The end is nigh so powerful magicians try to create people with amazing results.
BOOK REVIEW JACK VANCE THE DYING EARTH 1950 Orion – Gollancz
Vance’s debut novel and the opening volume of the four-book Tales Of The Dying earth quartet, the fourth book to be added to the Gollancz Fantasy Masterworks series.
It is actually a series of interconnected short stories set in an age millions of years into the future of Earth, decades before the Sun goes Red Dwarf to wipe us all out. Humanity is almost extinct, and in an age where science and sorcery are interchangeable, powerful wizards try to recreate people using alchemy and chemical cloning vats. Most of their experiments create short-lived monsters.
Vance is not presenting a Frankenstein fable here, but a sense of lament for human beings and the desperate desire to have us back in strong numbers.
After one experiment fails spectacularly, a leading mage summons aid from another, for which he has to perform various near impossible magical tasks. This other magus has already failed to create a perfect woman, leaving his creation free to wander the World, though she is incapable of seeing or understanding what is beautiful. She tries to destroy every living thing, flowers and wizards alike.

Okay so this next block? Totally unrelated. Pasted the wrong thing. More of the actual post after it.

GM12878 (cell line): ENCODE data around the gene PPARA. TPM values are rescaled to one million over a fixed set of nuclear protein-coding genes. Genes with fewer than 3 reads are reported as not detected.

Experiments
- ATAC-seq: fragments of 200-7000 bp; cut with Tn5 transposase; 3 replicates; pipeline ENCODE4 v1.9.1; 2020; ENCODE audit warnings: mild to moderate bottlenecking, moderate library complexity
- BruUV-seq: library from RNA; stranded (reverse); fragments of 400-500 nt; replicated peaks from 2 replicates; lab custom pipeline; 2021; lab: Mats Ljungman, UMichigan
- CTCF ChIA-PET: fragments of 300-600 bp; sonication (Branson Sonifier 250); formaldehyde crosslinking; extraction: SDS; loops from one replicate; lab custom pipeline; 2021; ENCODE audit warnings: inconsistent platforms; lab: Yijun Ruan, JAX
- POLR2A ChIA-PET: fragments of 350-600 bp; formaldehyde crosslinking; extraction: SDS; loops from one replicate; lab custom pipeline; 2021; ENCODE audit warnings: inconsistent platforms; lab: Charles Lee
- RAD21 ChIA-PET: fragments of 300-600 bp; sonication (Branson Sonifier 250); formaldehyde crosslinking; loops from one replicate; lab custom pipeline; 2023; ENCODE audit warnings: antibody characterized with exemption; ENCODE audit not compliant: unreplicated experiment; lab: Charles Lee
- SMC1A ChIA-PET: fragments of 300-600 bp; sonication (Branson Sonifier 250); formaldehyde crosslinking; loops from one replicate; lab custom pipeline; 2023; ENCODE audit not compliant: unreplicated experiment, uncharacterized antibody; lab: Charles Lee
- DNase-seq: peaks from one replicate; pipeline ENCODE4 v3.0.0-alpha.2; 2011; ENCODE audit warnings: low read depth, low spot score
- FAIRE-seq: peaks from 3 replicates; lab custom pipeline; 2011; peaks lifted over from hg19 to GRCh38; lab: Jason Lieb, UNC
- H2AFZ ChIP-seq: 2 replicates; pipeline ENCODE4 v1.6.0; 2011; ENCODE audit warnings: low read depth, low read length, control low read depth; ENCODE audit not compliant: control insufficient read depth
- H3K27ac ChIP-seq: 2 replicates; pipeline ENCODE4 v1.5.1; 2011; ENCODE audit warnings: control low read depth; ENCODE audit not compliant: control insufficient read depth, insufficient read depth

Together, the magicians, one of who is never seen by the other, create a twin of the hate filled woman, and she is perfectly formed. She is even able to subdue her sister-clone’s passion for destruction. T’sais, the woman filled with hate, embarks on a quest to find love and beauty in he dying World, finding both love and hate on her quest.
In another thread, a wayfarer, who rashly tries to use it to gain a woman’s love, finds a powerful amulet carelessly discarded by one of the magicians. He finds himself pursed relentlessly by the unstoppable and terrifying, if aptly named Chun The Unavoidable.
Two other characters embark on a quest to find a library that holds the sum of all human knowledge, a place guarded and threatened by demonic ghosts. They find themselves assigned to protect it until the end of the World, which they know to be soon, but they value the work well enough to standby their duty.
Lyrical, unforgettable and deeply moving work, that ensured that Vance’s future work would be eagerly awaited and sought by SF fandom for many centuries to come – possibly until the Earth truly reaches its closing epoch.